My plans for seeking a new library read were pretty open ended but I was curious to see if a certain mystery series that I had just heard about was on their shelves.
Author Ellie Alexander( she writes the Bakeshop Mysteries,among other cozy mystery series) has a YouTube channel that I check out regularly and in her latest " 5 Things Friday" video, she talked about what was on her To Be Read pile. One of those books was part of the Kate Shackleton series by Frances Brody(aka Frances McNeil) and as it happens, A Death in the Dales was right there as if it was waiting for me.
Kate Shackleton is a detective in post WWI England and in this tale, she is taking her niece Harriet to a country house in Yorkshire as part of the young girl's recovery from a recent bout of illness. The house belongs to Lucien Simonson, a doctor who grew up in those parts and who happens to be Kate's suitor.
Lucien inherited the place from his late aunt and during their visit, Kate finds herself being consulted by one of the locals regarding a mystery that his Aunt Freda was involved in many years ago. She witnessed a murder from her window and swore that the man convicted of the crime was innocent but to no avail. That's not the only situation that Kate gets involved in, with a new friend of Harriet's disappearing and a few other secrets and lies cropping up among her new acquaintances.
As I'm a fan of Rhys Bowen's Her Royal Spyness books, this felt like a similar cup of tea that I would enjoy and so far, that has proven to be the case. This title is number seven in the series but it's not too hard to get into the swing of it and I might look for a couple of the earlier entries in the near future. Much thanks to Ellie Alexander for making this delightful introduction to a brand new author(for me at any rate!):
I paired that with Meg Wolitzer's The Female Persuasion, which seemed like a good change of pace read. I've tried to read her before(The Interestings) and while her writing style is great, my momentum for the work faded too fast.
However, sometimes it's just a matter of finding the right book and perhaps this one may be the key to unlocking her words for me. The leading lady of the novel is Greer, a young college student who's looking for guidance at a school that wasn't her first choice in higher education.
When dynamic feminist speaker Faith Frank arrives to make a speech, Greer finds herself speaking up during the Q and A portion, revealing a disturbing frat house party incident that the college gave a less than helpful response to her about. That encounter with Faith leads Greer to work for her new mentor in her post graduate years,feeling as if she's on the right path to where she wants to be in life.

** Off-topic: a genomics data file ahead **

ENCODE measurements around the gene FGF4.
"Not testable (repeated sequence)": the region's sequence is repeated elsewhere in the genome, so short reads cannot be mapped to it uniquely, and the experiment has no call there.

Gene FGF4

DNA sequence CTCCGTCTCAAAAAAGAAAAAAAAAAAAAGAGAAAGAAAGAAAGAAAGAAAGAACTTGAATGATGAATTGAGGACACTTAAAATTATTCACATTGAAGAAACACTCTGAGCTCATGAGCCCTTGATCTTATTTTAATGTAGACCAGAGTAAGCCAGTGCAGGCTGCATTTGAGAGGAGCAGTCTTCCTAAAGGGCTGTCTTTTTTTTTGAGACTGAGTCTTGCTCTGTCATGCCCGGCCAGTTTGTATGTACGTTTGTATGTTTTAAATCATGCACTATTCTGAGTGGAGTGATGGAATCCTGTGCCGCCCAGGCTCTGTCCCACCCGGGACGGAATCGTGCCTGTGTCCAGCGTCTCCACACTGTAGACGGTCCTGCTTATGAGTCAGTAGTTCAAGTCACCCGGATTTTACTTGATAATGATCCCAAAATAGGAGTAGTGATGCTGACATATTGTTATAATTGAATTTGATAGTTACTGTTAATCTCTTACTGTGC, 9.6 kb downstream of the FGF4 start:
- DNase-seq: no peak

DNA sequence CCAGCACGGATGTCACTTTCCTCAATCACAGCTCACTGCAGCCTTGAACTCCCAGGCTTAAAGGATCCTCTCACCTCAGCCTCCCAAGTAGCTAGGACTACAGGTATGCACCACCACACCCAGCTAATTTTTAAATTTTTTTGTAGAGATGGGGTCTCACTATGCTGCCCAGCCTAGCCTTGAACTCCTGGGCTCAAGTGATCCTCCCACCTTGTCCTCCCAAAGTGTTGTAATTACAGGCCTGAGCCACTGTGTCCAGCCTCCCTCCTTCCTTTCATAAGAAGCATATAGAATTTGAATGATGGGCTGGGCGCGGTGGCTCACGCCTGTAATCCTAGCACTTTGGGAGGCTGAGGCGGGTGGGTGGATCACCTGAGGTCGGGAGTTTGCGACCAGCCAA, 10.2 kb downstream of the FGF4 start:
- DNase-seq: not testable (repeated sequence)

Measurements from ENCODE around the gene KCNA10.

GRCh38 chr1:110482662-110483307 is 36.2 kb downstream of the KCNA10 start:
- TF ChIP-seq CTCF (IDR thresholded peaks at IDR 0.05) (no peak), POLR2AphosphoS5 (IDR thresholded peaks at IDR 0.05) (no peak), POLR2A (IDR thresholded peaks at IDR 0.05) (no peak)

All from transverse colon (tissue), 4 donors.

However, things may not be that clear cut as time goes by and Greer winds up having to reconsider her goals, both personal and professional. This story has a very finger-on-the-pulse vibe to our current state of affairs that should be worth exploring and I hope, leads me to reading more of her books(not to mention trying The Interestings again):
He is apprenticed to Seredith, a bookbinder whose volumes do not contain works written by any sort of mortal being. What her trade consists of is erasing painful memories from people willing to pay for such a privilege and placing those unwanted remembrances in specially made books.
When Seredith's collection becomes the property of an unscrupulous relative,willing to use these potentially dangerous books for his own selfish ends, Emmet has to make a choice that could affect both his past and his future. This April release does sound intriguing, a Dickensian version of The Eternal Sunshine of the Spotless Mind with a dash of Harry Potter tossed in for fabulous fictional flavor:
The novel takes place in London of 1826, where Frannie is accused of murdering her current master George Benham and his wife Marguerite, having been "gifted" to them by former West Jamaican plantation owner John Langton.
She was born into slavery and used by John as a sexual servant and scribe of his twisted racial experiments upon those bound to his estate. George shares a similar interest in this so-called "science", which furthers Frannie's despair at her lot in life.
However, she forms a bond with Marguerite, who covers her own misery with daily does of laudanum. Is Frannie truly a killer or just an easy choice for prosecution? Can she save her own life by telling the full story of her experiences or will her tale of woe be fatally underappreciated? I am most curious to find out and so should many other of my fellow readers when this engaging novel appears everywhere this May:
Truly my literary cup is overflowing and so is my TBR, which has several sets of piles(I am so not kidding about that) and while I do manage to whittle down some space via local thrift shop donations,the books just keep on showing up.
Granted, I do some of this to myself by buying books the way some folks buy shoes or clothes but it's a hard habit to break as the song says! My library visits do offset this a bit yet I should be careful or my TBR will become a serious toppling threat to my literary safety, I suspect: